Remember that these marks that were described as blood by Latendresse where described as “probable scorches” by Miller and Pellicori in their analysis of the UV fluorescence photos of the Shroud…

  9. November 20, 2013 at 8:05 am | #40

    Matthias :
    well in a recent trip to Spain I probably saw more than 50 statues of Christ from the 1300s – 1500s, and every one had a loin cloth. And in pouring through numerous texts on Christian art history I’ve never seen a statue without loin cloth.
    Yes, I’ve seen a few (a lot? that is an exaggeration) baptism pictures of a naked Christ, partly disguised as you say, but that is beside the point.
    I reiterate my point that the lack of loin cloth on the Shroud image suggest that it is unlikely that the image was created from an existing statue. Maybe a remote chance it was created from a custom made one.

    Good day Matthias. Here’s one for you to (shortly) sleep on there in Oz.

    I’m now returning to the idea that the image was imprinted from a life-size crucifixion bronze, and yes, it would have had a loin cloth, but the artistically-rumpled up parts that identify it immediately as a tied-off cloth could easily have been filed off. What;s interesting me at the moment, especially thinking about the Shroud’s peculiar hands and fingers is the possibility that arms may have been sawn off and re-positioned to create the horizontal entombment posture with crossed hands, My little brass crucifix, bought a year ago in France, is providing lots of clues as to what needed to be done to re-model a crucifixion statue as a post-crucifixion template for the tomb scene.

  10. Matthias
    November 20, 2013 at 8:09 am | #41

    Colin
    I still have a number of “problems” with the non-authentic arguments…here’s one top of mind – the blood stains on the feet, particularly the right foot with the stain appearing to trickle or smudge well off to the side of the foot: makes little sense to me as a non-authentic man made creation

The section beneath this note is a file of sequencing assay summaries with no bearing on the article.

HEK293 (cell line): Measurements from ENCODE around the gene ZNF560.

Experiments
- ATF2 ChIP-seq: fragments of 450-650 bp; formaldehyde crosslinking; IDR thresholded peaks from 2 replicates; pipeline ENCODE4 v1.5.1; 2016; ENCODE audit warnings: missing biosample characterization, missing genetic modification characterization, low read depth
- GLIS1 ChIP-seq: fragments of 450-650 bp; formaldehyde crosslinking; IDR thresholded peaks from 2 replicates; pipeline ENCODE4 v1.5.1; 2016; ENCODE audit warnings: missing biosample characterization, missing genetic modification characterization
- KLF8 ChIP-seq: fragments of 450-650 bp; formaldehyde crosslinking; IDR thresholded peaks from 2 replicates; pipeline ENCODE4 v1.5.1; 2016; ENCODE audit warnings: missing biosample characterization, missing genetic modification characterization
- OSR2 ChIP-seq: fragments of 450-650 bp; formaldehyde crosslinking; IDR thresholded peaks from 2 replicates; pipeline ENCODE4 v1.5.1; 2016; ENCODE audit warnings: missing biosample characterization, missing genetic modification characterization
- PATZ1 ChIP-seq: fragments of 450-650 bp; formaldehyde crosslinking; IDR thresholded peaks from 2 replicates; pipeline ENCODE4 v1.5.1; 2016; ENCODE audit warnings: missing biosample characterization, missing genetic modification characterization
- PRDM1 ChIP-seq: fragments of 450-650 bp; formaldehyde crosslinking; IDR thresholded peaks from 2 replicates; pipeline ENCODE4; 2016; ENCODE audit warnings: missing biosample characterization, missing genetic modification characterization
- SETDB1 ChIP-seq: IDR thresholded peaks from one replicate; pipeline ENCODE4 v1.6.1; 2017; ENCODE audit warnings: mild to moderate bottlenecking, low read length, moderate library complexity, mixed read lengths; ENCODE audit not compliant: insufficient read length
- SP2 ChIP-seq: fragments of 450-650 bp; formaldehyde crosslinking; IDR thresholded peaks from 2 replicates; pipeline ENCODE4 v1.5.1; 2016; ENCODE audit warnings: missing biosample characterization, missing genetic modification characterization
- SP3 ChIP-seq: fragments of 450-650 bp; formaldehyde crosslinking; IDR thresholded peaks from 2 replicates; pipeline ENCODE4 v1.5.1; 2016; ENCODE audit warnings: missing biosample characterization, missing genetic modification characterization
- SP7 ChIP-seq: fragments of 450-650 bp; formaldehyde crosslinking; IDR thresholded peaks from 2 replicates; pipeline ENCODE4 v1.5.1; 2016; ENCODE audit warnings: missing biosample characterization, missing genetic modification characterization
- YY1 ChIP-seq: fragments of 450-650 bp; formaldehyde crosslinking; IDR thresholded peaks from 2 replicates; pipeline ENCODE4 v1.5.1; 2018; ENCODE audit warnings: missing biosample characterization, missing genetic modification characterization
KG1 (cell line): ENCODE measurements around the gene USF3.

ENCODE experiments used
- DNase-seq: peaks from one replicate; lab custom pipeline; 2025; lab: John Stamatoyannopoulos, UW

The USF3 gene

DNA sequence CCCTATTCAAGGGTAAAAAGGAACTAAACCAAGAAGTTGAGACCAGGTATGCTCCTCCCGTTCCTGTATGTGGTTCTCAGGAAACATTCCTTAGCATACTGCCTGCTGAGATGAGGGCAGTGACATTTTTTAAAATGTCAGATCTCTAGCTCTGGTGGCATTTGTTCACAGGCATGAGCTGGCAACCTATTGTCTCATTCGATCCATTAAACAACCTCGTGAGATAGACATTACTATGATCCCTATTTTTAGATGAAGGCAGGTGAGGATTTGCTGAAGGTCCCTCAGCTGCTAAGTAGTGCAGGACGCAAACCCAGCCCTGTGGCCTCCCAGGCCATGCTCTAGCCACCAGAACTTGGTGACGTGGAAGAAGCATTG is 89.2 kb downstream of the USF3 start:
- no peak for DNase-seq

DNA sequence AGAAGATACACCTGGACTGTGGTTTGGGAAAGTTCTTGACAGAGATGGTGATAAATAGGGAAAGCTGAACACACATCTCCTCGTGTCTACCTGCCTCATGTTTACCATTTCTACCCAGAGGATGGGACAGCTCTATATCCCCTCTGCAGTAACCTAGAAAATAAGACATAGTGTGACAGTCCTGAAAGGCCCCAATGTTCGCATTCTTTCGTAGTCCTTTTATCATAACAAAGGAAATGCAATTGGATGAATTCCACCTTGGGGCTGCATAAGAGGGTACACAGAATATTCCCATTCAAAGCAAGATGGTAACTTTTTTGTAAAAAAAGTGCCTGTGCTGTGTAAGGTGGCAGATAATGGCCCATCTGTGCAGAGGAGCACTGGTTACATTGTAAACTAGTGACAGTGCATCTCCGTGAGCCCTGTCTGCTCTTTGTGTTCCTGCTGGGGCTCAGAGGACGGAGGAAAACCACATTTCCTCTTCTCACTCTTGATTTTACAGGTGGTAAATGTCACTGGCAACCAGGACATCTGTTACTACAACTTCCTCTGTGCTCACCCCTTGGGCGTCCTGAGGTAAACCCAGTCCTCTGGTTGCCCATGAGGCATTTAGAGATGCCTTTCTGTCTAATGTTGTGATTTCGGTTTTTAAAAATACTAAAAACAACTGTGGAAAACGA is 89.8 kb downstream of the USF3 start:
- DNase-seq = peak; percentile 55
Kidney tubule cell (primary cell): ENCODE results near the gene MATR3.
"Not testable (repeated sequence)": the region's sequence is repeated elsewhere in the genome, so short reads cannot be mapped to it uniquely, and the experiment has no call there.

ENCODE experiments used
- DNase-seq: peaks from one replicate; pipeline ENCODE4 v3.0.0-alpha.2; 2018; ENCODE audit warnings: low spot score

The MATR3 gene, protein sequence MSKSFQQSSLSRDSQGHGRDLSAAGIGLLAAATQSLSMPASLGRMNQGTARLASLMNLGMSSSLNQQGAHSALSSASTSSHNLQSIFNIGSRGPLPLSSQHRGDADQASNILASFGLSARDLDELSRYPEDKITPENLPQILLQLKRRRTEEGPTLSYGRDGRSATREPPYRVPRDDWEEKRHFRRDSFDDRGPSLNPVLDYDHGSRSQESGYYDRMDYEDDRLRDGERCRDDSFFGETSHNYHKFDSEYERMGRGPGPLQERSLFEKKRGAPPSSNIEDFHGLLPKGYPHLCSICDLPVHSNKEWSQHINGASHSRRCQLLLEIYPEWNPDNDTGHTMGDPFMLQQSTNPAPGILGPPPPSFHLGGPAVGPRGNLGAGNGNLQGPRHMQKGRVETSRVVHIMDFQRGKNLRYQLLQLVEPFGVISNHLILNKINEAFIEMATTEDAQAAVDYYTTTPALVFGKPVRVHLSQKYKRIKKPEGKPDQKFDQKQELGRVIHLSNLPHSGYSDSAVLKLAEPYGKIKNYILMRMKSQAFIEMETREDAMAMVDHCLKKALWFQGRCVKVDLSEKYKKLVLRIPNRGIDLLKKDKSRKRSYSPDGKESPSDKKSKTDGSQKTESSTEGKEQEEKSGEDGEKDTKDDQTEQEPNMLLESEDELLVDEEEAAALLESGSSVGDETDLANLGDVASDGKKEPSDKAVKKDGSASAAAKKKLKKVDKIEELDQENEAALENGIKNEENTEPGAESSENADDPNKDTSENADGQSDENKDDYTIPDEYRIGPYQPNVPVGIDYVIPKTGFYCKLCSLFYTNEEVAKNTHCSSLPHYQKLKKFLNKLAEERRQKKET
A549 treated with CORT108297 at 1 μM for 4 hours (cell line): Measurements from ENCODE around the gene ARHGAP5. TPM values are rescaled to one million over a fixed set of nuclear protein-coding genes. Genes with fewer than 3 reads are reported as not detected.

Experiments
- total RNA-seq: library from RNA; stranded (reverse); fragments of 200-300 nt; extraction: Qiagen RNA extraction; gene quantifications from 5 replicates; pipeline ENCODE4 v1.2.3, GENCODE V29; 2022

Thoughts?
    PS can’t wait for the Ashes

    • November 20, 2013 at 8:18 am | #42

      I’ll give some thought to that, Matthias, and no doubt ‘anonymous; will be along soon to remind us of the evidence of the blood that excludes all possibilities bar authenticity.

      As a boring old science bod, I deal in boring old hypotheses that are testable, at least in principle (and practice too if Pope Francis were to permit a second week of investigation)

      I say those sedillis of Mario Latendresse (see earlier) arrived first, as unwanted details of body image off a template, i.e. bolt fixture markings, and were subsequently disguised as blood.

      OK, so here’s the prediction: if one gets 5 grades of sticky tape with increasing stickiness, and applies each in turn to the same sedillismark, the blood will come off first; revealing the scorch image underneath. (In fact, I would make the same prediction for all the blood stains on the Shroud, but that can wait).

  11. November 20, 2013 at 8:48 am | #43

    I now find that the topic of Mario’s sedillis* was covered by Dan on Jan 29, 2012, provoking a lively debate as to whether the marks were scorches or blood.

    http://shroudstory.com/2012/01/29/quote-for-today-by-mario-latendresse/

    I say they were both, acquired in that order.

    * Am not sure that the italics are necessary, but I’m using them for now since it’s not a word in common usage in English, and refers in this context to a little known feature of certain crucifixion practice (not mentioned in the biblical account needless to say). I’m also assuming, rightly or wrongly, that the same word serves for both singular and plural (sorry, my Latin’s a bit rusty).

  12. November 20, 2013 at 9:56 am | #44

    colinsberry :
    PS: How many folks here are aware of the presence of the so-called sedillis marks on each of the buttocks (symmetrical sets of 3 marks each forming a triangle)?
    http://www.sindonology.org/papers/bloodMarksButts.shtml
    Mario Latendresse interprets them as an additional torture device of Roman crucifixion, and Yannick Clement, mentioned at the end of the above link, thinks they may be burns marks, not blood.
    I think they are where mounting bolts(sawn off to flush stubs) or maybe open bolt holes for a lifesize crucifix existed and which imaged onto the dorsal view as a scorch. They were subsequently disguised as blood marks.
    I’m presently revisiting some older ideas I expressed many moons ago that the Shroud was made from a crucifixion bronze from which the arms were removed and re-positioned. There was probably a loin cloth to be disposed of too, but that could help resolve some oddities re the figure on the Lirey badge, especially that curious coiled belt, which Wilson interpreted as blood from the lance wound, gathered on the underside of the back, and which I previously thought could be a chain used to secure a victim.

    You’re off on another interesting angle. I have to say the sedellis theory does make sense as Mario posits. It was a known addition to crucifixion crosses. So it’s a logical presumption. Your full size reconfigured statue theory has some challenges.